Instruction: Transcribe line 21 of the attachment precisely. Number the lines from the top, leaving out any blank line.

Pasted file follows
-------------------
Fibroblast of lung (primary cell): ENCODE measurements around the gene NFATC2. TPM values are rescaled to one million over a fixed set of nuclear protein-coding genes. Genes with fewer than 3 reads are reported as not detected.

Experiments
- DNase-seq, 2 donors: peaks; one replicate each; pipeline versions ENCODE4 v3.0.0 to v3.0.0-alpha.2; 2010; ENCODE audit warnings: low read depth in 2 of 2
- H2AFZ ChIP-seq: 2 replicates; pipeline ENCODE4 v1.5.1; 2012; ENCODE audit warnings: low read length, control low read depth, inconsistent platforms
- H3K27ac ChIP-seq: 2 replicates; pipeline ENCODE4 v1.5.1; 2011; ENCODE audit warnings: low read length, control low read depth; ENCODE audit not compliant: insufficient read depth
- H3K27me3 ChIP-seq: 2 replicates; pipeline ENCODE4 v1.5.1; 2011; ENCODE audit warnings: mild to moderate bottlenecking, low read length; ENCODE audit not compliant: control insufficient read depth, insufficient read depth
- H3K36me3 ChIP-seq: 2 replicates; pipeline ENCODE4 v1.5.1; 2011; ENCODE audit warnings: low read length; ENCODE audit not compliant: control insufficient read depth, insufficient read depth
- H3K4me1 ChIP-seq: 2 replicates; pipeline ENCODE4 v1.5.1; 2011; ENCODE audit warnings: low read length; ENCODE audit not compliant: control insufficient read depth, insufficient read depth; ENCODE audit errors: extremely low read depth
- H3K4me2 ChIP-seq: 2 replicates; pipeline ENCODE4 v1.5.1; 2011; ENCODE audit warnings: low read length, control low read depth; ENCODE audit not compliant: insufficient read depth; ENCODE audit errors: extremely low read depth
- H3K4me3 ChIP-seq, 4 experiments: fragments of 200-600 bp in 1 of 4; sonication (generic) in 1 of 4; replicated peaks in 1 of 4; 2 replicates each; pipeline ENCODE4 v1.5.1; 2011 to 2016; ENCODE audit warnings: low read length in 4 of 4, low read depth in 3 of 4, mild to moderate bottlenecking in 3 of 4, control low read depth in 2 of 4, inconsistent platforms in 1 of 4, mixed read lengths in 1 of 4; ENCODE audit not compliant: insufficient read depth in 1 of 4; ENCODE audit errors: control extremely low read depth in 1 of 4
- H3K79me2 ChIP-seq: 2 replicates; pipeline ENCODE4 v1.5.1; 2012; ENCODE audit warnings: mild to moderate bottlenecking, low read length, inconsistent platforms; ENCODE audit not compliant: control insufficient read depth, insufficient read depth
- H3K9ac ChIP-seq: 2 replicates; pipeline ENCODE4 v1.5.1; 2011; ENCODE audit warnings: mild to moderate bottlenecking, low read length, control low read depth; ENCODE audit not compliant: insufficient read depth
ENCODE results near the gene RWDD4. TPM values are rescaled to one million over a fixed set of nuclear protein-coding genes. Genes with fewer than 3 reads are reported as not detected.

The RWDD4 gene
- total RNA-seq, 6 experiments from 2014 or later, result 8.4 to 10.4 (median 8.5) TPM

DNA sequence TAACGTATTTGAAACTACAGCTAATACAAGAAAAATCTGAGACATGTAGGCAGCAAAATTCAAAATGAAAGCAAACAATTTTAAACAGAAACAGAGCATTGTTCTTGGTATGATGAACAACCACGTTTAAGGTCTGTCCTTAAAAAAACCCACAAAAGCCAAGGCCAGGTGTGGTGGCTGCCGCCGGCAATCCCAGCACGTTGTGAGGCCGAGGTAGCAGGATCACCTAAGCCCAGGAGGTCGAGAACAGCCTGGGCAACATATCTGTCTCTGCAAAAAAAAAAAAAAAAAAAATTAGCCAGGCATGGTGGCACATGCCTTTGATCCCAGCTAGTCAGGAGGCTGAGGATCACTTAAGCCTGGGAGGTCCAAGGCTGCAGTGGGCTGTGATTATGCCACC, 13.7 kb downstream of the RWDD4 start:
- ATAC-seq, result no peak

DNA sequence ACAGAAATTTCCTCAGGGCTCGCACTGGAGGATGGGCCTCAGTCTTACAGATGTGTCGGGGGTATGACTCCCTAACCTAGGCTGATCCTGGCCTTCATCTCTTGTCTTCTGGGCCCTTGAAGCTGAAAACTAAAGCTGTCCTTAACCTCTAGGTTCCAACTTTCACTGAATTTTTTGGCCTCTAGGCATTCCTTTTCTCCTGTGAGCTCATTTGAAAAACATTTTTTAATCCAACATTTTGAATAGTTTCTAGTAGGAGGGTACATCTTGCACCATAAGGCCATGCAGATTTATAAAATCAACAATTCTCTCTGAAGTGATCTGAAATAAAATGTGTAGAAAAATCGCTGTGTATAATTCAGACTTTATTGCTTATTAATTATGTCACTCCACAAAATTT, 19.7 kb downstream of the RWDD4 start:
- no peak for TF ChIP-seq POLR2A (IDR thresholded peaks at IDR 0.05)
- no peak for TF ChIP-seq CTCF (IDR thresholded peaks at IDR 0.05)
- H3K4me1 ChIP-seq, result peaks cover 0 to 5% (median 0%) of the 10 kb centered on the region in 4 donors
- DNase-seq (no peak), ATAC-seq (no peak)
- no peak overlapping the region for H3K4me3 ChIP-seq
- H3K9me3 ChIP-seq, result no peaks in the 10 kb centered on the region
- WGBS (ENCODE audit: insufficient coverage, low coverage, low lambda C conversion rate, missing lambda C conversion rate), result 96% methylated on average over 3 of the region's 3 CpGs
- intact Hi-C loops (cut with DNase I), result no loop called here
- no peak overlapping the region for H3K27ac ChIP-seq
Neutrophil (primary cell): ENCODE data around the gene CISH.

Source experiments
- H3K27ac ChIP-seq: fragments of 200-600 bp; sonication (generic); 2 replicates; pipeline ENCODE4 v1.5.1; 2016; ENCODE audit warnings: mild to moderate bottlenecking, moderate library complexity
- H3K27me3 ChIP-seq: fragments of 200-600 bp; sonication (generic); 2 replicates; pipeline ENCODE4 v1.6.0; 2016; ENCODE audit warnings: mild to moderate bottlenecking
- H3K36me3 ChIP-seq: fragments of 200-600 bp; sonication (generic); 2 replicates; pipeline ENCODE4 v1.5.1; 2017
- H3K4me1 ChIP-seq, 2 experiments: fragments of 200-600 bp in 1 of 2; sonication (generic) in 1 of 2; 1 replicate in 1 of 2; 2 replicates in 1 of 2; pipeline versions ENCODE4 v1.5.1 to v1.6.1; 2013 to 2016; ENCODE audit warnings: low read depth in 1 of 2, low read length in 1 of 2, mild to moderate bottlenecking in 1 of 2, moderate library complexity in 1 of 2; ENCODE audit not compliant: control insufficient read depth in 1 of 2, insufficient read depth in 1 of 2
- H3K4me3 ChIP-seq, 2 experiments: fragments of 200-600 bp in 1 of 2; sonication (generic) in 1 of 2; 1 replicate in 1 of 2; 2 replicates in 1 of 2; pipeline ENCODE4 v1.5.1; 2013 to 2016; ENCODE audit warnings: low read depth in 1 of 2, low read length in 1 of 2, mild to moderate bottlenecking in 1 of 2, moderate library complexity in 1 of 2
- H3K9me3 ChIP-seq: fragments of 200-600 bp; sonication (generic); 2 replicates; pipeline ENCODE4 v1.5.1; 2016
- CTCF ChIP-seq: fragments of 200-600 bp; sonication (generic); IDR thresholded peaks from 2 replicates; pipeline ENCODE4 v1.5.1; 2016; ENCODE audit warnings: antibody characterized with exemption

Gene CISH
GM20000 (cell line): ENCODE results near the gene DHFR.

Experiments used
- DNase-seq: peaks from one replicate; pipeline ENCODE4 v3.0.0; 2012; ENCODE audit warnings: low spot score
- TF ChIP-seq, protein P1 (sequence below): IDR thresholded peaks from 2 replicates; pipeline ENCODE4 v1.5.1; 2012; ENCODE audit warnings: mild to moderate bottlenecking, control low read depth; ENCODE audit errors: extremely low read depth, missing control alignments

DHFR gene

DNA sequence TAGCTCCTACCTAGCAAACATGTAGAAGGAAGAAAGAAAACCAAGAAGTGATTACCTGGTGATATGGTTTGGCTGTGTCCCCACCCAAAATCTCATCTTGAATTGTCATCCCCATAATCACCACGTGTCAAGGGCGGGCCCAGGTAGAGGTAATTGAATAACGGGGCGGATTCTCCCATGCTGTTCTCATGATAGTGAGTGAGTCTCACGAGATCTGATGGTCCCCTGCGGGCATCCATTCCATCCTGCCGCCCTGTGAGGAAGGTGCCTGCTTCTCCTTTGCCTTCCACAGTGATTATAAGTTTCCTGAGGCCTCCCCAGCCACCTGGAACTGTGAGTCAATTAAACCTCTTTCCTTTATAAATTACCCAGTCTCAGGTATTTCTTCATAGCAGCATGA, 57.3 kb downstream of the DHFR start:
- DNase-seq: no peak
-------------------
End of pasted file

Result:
- H3K4me1 ChIP-seq, result peaks cover 0 to 5% (median 0%) of the 10 kb centered on the region in 4 donors